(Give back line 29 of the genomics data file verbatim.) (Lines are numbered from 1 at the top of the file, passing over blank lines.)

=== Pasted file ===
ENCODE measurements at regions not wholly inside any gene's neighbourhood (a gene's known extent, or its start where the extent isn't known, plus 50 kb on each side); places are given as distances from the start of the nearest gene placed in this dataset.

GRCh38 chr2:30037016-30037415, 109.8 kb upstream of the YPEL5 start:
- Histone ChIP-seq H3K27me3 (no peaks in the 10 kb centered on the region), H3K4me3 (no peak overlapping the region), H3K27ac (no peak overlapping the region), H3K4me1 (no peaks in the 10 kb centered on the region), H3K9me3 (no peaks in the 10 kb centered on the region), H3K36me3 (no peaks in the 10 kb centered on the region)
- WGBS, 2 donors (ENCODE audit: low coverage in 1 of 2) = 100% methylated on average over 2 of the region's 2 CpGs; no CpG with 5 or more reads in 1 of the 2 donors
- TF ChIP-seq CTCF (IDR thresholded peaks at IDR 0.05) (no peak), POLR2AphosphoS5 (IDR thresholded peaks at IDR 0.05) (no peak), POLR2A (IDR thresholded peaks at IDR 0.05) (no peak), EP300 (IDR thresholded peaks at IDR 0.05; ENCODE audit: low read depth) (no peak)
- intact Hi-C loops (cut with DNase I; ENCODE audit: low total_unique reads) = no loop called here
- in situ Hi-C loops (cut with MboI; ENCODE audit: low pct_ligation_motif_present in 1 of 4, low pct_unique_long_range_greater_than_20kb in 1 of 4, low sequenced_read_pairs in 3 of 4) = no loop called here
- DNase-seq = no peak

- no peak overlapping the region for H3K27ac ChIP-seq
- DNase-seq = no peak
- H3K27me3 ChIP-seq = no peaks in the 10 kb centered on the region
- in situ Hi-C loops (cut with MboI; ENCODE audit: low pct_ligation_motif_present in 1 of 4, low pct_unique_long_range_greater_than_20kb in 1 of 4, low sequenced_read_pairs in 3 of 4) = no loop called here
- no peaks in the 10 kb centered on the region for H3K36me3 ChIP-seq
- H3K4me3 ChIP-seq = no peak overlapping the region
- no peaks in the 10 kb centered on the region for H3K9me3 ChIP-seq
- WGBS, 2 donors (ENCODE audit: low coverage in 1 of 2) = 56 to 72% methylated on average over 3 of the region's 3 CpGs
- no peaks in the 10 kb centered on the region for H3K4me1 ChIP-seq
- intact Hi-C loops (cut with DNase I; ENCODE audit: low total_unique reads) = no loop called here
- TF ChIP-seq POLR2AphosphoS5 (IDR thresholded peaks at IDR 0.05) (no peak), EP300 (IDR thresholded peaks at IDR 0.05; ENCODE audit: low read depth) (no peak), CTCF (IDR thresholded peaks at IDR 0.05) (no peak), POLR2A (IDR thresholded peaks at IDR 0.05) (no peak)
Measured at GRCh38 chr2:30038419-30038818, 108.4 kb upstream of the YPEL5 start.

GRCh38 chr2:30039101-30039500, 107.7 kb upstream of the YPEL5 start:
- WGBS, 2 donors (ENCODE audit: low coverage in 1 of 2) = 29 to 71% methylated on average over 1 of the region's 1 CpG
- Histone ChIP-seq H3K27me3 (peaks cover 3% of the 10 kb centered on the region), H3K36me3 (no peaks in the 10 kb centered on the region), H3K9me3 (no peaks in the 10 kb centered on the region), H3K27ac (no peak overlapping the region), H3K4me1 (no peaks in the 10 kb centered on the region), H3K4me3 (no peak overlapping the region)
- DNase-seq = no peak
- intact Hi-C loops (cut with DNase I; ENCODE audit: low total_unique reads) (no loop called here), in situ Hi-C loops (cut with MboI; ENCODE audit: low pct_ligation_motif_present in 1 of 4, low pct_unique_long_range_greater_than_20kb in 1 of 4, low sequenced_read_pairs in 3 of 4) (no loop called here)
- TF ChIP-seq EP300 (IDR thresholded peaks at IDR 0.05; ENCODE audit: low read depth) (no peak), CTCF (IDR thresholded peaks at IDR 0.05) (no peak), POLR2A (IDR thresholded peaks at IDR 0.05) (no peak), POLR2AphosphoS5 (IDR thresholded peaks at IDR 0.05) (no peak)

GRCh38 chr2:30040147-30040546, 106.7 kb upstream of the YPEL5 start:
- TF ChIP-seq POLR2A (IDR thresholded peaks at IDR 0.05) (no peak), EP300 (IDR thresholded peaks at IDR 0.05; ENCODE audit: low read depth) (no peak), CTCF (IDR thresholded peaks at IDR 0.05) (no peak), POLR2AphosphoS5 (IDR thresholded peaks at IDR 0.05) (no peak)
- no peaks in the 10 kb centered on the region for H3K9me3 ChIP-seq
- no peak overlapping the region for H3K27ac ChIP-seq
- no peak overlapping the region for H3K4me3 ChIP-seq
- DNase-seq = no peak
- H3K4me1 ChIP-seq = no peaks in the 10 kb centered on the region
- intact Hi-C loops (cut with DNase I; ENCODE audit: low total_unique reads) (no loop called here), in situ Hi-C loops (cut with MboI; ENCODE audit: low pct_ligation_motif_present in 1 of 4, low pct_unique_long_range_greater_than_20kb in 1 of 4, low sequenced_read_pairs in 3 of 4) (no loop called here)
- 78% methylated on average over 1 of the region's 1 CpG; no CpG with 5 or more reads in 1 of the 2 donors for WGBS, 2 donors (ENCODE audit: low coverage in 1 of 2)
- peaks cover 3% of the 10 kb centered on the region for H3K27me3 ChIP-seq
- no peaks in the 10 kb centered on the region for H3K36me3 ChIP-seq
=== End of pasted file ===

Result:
- no peaks in the 10 kb centered on the region for H3K9me3 ChIP-seq